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Walter “Val” Valentine of Carlsbad displays the memories and images he collected through his time in the Marines and the Civil Service. Photo by Steve Puterski
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A veteran’s story of love and war

Through three wars, more than 60 years attached to the military and a supportive family, this spry 92-year-old resident is a bit of a lucky charm.

Walter “Val” Valentine’s memories stem back to the 1920s, growing up in Springfield, Mass., the home of the Basketball Hall of Fame and about 90 miles west of Boston, with a tight-knit Italian family.

He would find the love of his life after returning from World War II and embark on an incredible life filled with joy and heartbreak, although none as hard as the passing of his wife last year.

Still, Valentine is rebounding from his personal tragedy and manages to beam with positivity each day and bounce around his adopted hometown of Carlsbad as he has done for decades. He speaks glowingly of his six children, 14 grandchildren and 23 great-grandchildren, who he sees as much as he can.

Photo by Steve Puterski Carlsbad's Walter Valentine discusses his time in World War II and the Korean and Vietnam wars.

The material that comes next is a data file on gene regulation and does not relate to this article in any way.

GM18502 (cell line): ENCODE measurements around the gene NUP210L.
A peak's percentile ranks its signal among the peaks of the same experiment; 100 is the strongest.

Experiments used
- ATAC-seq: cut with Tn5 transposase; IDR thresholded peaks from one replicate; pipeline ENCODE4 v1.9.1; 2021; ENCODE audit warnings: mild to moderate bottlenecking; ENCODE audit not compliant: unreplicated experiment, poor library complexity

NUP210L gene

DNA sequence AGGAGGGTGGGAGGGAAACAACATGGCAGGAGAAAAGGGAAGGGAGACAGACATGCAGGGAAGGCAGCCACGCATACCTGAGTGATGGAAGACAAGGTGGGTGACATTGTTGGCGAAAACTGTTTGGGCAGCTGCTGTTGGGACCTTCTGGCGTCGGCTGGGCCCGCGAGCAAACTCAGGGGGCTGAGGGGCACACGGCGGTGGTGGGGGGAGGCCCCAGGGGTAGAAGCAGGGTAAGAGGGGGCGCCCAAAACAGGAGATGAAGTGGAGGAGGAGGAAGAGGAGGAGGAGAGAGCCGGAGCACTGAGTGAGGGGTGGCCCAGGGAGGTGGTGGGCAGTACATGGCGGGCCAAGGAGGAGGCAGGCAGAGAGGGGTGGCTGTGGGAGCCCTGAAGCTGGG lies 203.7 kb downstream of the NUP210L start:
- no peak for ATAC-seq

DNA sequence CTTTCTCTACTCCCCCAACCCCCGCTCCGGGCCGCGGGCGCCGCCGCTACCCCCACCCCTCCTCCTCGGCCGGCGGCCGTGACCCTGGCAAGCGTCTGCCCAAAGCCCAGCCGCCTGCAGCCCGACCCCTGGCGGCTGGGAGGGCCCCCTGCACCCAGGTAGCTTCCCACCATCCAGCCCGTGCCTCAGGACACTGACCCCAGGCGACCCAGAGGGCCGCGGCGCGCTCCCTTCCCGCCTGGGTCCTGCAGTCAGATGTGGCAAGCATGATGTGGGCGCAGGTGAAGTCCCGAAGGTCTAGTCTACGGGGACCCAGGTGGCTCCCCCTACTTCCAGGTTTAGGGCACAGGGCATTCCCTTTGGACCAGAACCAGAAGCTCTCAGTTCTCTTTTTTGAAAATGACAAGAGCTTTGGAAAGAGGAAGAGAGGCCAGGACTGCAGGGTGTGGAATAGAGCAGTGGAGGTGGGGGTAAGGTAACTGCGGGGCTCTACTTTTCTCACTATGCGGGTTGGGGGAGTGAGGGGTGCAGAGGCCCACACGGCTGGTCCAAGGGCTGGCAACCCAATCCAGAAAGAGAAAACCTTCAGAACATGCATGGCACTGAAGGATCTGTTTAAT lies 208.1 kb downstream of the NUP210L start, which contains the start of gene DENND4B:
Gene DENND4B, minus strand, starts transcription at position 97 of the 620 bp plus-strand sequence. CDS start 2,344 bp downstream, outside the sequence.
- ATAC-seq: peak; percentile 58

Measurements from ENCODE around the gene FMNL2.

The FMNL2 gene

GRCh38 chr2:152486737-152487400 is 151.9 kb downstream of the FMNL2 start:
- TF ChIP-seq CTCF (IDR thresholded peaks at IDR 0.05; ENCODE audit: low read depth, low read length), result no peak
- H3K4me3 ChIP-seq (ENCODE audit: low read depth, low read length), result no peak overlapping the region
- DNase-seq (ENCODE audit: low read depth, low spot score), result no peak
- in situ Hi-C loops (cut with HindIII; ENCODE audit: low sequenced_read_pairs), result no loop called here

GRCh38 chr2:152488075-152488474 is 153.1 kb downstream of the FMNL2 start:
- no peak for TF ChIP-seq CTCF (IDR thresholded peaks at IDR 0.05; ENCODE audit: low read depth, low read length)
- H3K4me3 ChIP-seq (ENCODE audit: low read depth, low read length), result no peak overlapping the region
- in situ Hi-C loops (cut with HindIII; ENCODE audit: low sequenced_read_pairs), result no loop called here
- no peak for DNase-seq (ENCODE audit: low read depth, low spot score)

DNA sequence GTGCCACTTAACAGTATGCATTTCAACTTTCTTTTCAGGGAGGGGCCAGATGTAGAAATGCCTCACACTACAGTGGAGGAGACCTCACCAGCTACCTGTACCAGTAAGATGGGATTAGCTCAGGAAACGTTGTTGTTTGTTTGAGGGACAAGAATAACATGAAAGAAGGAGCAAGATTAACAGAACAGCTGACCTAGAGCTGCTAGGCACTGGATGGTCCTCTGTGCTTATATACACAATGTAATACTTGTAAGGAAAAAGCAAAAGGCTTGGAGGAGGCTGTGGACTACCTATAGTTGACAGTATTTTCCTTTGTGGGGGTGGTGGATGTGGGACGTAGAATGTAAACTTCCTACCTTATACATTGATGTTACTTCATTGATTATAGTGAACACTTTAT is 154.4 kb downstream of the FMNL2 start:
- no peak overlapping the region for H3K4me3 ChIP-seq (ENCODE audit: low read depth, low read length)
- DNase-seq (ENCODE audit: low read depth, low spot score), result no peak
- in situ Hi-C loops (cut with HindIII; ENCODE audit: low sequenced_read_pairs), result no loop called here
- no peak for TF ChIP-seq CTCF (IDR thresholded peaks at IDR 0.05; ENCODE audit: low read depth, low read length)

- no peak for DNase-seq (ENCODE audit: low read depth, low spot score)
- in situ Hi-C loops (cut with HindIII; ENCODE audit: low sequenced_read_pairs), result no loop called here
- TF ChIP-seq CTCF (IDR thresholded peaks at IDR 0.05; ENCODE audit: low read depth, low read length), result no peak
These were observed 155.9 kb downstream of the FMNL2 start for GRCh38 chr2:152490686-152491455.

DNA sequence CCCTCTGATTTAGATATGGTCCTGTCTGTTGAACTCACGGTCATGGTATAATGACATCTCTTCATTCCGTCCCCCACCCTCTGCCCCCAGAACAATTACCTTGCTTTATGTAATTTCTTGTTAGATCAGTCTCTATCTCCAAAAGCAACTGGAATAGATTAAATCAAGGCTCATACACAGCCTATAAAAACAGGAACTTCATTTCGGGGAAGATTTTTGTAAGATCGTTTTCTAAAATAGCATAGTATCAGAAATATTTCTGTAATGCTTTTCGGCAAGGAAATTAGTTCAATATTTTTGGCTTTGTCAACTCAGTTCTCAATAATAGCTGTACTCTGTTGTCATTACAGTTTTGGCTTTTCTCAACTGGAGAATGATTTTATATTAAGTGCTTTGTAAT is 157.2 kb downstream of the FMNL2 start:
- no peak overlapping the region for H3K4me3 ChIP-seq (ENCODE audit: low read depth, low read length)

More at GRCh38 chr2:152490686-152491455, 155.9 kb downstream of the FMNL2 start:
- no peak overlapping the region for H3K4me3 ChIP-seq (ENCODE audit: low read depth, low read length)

Photo by Steve Puterski
Carlsbad’s Walter Valentine discusses his time in World War II and the Korean and Vietnam wars.

But when he speaks of his days on the front lines of three major wars, the memories flood back. Yet, like many vets, he withholds the graphic details. It’s just his way, one to avoid the pain and to protect those he fought along side.

Nestled in his Carlsbad home decorated with dozens of family photos and the toys of his many grandchildren, the vivacious Valentine begins each day the same.

The early days

Born on Christmas 1925, Valentine was one of four children of Gabriele and Rose Valentine, who immigrated to the United States five years earlier.

Surrounded by his younger brothers, Jimmy and Leo, and sister, Elizabeth, Walter Valentine was a typical northeast kid playing hockey, while being the captain of the bowling team.

An injury prevented Valentine from joining the football team, so he lined up on the sidelines as a cheerleader.

“I got hurt, and in an Italian family, boy, as the oldest son you can’t play anymore,” he recalled. “I was centered with three girls on each side and got to watch all the games.”

But his path was forever changed one day in high school when a Marine came and spoke to Valentine’s school. He remembered the dress uniform, the respect the man commanded, and right then Valentine had found his calling.